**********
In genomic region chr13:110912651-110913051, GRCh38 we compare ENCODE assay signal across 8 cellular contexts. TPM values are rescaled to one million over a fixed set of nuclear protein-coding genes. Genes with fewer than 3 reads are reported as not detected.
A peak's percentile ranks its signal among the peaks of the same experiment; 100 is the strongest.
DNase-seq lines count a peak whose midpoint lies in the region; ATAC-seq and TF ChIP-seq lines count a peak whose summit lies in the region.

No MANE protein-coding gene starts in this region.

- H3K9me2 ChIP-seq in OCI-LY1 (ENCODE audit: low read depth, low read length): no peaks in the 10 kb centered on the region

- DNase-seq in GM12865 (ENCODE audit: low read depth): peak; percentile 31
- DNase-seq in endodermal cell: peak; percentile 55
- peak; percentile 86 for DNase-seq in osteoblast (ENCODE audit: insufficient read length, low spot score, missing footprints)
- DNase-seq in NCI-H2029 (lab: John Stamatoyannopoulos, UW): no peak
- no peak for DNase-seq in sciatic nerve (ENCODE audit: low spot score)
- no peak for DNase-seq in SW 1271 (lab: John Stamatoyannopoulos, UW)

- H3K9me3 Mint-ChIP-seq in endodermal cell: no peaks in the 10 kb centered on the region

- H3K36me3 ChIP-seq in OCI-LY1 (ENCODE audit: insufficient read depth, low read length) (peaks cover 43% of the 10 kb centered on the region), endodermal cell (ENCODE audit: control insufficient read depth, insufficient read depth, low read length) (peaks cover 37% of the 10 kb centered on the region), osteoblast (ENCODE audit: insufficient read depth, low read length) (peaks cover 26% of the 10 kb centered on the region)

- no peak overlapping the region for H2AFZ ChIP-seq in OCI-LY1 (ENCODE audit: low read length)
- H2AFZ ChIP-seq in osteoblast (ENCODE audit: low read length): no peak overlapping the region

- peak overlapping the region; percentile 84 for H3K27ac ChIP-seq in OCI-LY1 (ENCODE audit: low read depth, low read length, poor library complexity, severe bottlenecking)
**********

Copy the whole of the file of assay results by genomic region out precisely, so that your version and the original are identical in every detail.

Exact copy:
In genomic region chr13:110912651-110913051, GRCh38 we compare ENCODE assay signal across 8 cellular contexts. TPM values are rescaled to one million over a fixed set of nuclear protein-coding genes. Genes with fewer than 3 reads are reported as not detected.
A peak's percentile ranks its signal among the peaks of the same experiment; 100 is the strongest.
DNase-seq lines count a peak whose midpoint lies in the region; ATAC-seq and TF ChIP-seq lines count a peak whose summit lies in the region.

No MANE protein-coding gene starts in this region.

- H3K9me2 ChIP-seq in OCI-LY1 (ENCODE audit: low read depth, low read length): no peaks in the 10 kb centered on the region

- DNase-seq in GM12865 (ENCODE audit: low read depth): peak; percentile 31
- DNase-seq in endodermal cell: peak; percentile 55
- peak; percentile 86 for DNase-seq in osteoblast (ENCODE audit: insufficient read length, low spot score, missing footprints)
- DNase-seq in NCI-H2029 (lab: John Stamatoyannopoulos, UW): no peak
- no peak for DNase-seq in sciatic nerve (ENCODE audit: low spot score)
- no peak for DNase-seq in SW 1271 (lab: John Stamatoyannopoulos, UW)

- H3K9me3 Mint-ChIP-seq in endodermal cell: no peaks in the 10 kb centered on the region

- H3K36me3 ChIP-seq in OCI-LY1 (ENCODE audit: insufficient read depth, low read length) (peaks cover 43% of the 10 kb centered on the region), endodermal cell (ENCODE audit: control insufficient read depth, insufficient read depth, low read length) (peaks cover 37% of the 10 kb centered on the region), osteoblast (ENCODE audit: insufficient read depth, low read length) (peaks cover 26% of the 10 kb centered on the region)

- no peak overlapping the region for H2AFZ ChIP-seq in OCI-LY1 (ENCODE audit: low read length)
- H2AFZ ChIP-seq in osteoblast (ENCODE audit: low read length): no peak overlapping the region

- peak overlapping the region; percentile 84 for H3K27ac ChIP-seq in OCI-LY1 (ENCODE audit: low read depth, low read length, poor library complexity, severe bottlenecking)